Morikawa Beats Thomas in Workday Playoff

Collin Morikawa had the lead by himself and lost it on each of the last two days of the Workday Charity Open, but in the end he was holding the trophy.

The 23-year-old Morikawa made a par on the second playoff hole to get past fifth-ranked Justin Thomas and claim the second victory of his PGA Tour career at Muirfield Village Golf Club in Dublin, Ohio.

“It was crazy,” said Morikawa, from La Canada Flintridge, who won the Barracuda Championship last July, not long after graduating from Cal. “Amazing, that’s how the day went. It was a long, long 21 holes. It was a grind. I knew from the start nothing was going to be given today.

“To go up against Justin in a playoff, he wasn’t going to give it to me, that’s for sure, and he definitely didn’t. Making that 50-footer on that first playoff hole, just forcing me to make something. And then we go to the second playoff hole and he’s 35, 40 yards behind me and he sticks it to whatever, 10, 12 feet. I just knew I had to keep putting on the pressure.”

Morikawa, who led after each of the first two rounds and was ahead again in the middle of the final round, overcame Thomas’ three-stroke lead to start the day with a 6-under-par 66, tying for the lead with a nine-foot birdie putt on the 17th hole.

They finished 72 holes at 19-under 269 after Thomas totaled 69.

Thomas, who fell three strokes behind at one stage of the final round, sank a 23-foot eagle putt at No. 15 for a three-stroke lead and seemed headed for his 13th PGA Tour victory until he made bogeys on the 16th and 18th holes. He didn’t have a bogey the first three days, but made four in the final round and another on the final playoff hole.

“I’m pretty pissed off,” said Thomas, who won the CJ Cup at Nine Bridges and the Sentry Tournament of Champions earlier this season. “That’s about the only way to explain it. I had a three-shot lead with three to go and just completely handed it over. Collin played great. He birdied a very tough hole on 17. Both made great birdies on the first playoff hole. But I had many chances to win this thing and didn’t get it done. The thing that sucks about golf is it hurts, but the great thing is that I have another chance next week.”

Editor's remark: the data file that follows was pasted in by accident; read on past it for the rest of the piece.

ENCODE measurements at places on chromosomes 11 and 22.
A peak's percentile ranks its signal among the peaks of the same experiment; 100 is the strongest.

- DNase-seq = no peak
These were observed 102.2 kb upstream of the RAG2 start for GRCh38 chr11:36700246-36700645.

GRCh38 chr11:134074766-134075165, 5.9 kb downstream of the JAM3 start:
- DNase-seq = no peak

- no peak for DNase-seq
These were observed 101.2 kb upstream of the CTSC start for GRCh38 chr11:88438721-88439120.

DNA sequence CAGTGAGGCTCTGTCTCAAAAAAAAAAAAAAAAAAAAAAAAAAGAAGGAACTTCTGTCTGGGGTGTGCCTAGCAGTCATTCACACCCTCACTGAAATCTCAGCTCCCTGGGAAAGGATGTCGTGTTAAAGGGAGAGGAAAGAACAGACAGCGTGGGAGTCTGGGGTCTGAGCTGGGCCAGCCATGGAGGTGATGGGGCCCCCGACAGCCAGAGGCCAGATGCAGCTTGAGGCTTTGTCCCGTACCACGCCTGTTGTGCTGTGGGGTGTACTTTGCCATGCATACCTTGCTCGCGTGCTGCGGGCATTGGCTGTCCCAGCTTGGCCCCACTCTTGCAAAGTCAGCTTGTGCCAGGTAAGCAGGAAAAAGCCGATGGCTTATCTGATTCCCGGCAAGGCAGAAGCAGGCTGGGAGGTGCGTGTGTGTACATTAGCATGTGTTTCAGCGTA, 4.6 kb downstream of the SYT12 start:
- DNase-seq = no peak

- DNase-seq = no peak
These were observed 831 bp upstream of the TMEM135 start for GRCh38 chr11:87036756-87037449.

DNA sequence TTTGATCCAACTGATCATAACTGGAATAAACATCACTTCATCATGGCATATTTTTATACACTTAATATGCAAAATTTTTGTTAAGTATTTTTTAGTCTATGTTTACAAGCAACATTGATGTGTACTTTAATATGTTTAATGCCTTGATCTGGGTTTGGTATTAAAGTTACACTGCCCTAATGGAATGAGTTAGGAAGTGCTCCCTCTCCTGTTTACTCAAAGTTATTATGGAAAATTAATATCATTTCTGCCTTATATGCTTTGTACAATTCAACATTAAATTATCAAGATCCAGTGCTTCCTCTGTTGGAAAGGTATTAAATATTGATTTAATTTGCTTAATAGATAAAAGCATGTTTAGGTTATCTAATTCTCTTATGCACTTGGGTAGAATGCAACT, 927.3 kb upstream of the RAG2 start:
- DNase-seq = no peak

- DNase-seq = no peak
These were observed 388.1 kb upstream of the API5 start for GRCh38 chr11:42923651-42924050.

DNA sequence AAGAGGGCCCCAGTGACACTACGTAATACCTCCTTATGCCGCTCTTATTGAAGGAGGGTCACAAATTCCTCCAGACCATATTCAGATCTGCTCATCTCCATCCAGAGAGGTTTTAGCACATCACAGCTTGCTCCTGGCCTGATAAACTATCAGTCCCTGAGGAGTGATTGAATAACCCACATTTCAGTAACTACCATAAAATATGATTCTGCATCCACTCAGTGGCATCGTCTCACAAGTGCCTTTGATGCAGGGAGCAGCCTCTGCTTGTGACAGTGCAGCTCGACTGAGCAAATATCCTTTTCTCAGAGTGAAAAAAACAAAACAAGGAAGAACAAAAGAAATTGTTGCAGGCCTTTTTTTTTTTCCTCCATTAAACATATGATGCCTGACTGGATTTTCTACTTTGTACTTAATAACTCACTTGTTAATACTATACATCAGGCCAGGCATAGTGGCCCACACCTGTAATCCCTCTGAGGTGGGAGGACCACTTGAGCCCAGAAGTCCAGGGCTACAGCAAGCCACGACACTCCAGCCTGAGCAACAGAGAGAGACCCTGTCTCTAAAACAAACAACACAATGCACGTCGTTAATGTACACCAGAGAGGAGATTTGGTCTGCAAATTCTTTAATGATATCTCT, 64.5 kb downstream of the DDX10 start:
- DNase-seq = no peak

After Thomas sank an improbable 50-foot birdie putt on the first extra hole, Morikawa match him with a 24-footer to prolong the playoff, and both made pars on the second playoff hole.

On the deciding hole, Thomas drove behind a tree, had to lay up and missed a 14-foot par putt before Morikawa two-putted from 10 feet to win a month after he lost to Daniel Berger on the first hole of a playoff in the Charles Schwab Challenge.

“This is a huge kind of stepping-stone,” Morikawa said. “We got No. 1 out of the way, we got No. 2, let the gates just open and let’s just keep going because obviously it was a tough loss at Colonial a month ago, but I learned a lot.”

Viktor Hovland of Norway was tied for the lead with Morikawa midway through the final round, but made two bogeys coming home to shoot 71 and was four strokes back in third, followed by Chase Seiffert, who carded a 67 and was another shot behind in fourth.

Reigning U.S. Open champion Gary Woodland totaled 69 to finish seven down in a tie for fifth with Ian Poulter of England, who had a 70, while eighth-ranked Patrick Cantlay of Los Alamitos and UCLA shot 65 to wind up another stroke behind in a big tie for seventh with Jason Day (67) of Australia, Billy Horschel (66), Charley Hoffman (67) of Poway, Russell Henley (67), Sam Ryder (69) and Kevin Streelman (72).

Xander Schauffele of La Jolla and San Diego State, No. 11 in the world rankings and hoping to climb back into the top to, tied for 14th with a 70, second-ranked Jon Rahm of Spain had the low score of the day at 64 to tie for 27th and ninth-ranked Patrick Reed tied for 39th following a 70.

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